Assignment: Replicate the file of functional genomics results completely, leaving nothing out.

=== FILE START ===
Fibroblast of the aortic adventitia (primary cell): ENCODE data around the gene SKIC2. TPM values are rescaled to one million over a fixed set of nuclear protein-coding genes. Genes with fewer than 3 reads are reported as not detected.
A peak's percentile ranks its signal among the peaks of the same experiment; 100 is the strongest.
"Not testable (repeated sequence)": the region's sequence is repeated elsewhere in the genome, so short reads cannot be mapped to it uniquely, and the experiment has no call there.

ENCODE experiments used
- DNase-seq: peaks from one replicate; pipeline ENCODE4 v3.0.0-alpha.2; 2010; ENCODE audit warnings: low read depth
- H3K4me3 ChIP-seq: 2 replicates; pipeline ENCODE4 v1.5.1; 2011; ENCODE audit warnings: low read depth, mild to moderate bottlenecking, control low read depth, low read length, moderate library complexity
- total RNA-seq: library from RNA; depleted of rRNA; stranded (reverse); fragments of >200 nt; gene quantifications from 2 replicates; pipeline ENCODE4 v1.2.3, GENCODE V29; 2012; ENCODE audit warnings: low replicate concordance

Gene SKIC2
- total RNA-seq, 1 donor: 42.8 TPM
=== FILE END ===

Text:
Fibroblast of the aortic adventitia (primary cell): ENCODE data around the gene SKIC2. TPM values are rescaled to one million over a fixed set of nuclear protein-coding genes. Genes with fewer than 3 reads are reported as not detected.
A peak's percentile ranks its signal among the peaks of the same experiment; 100 is the strongest.
"Not testable (repeated sequence)": the region's sequence is repeated elsewhere in the genome, so short reads cannot be mapped to it uniquely, and the experiment has no call there.

ENCODE experiments used
- DNase-seq: peaks from one replicate; pipeline ENCODE4 v3.0.0-alpha.2; 2010; ENCODE audit warnings: low read depth
- H3K4me3 ChIP-seq: 2 replicates; pipeline ENCODE4 v1.5.1; 2011; ENCODE audit warnings: low read depth, mild to moderate bottlenecking, control low read depth, low read length, moderate library complexity
- total RNA-seq: library from RNA; depleted of rRNA; stranded (reverse); fragments of >200 nt; gene quantifications from 2 replicates; pipeline ENCODE4 v1.2.3, GENCODE V29; 2012; ENCODE audit warnings: low replicate concordance

Gene SKIC2
- total RNA-seq, 1 donor: 42.8 TPM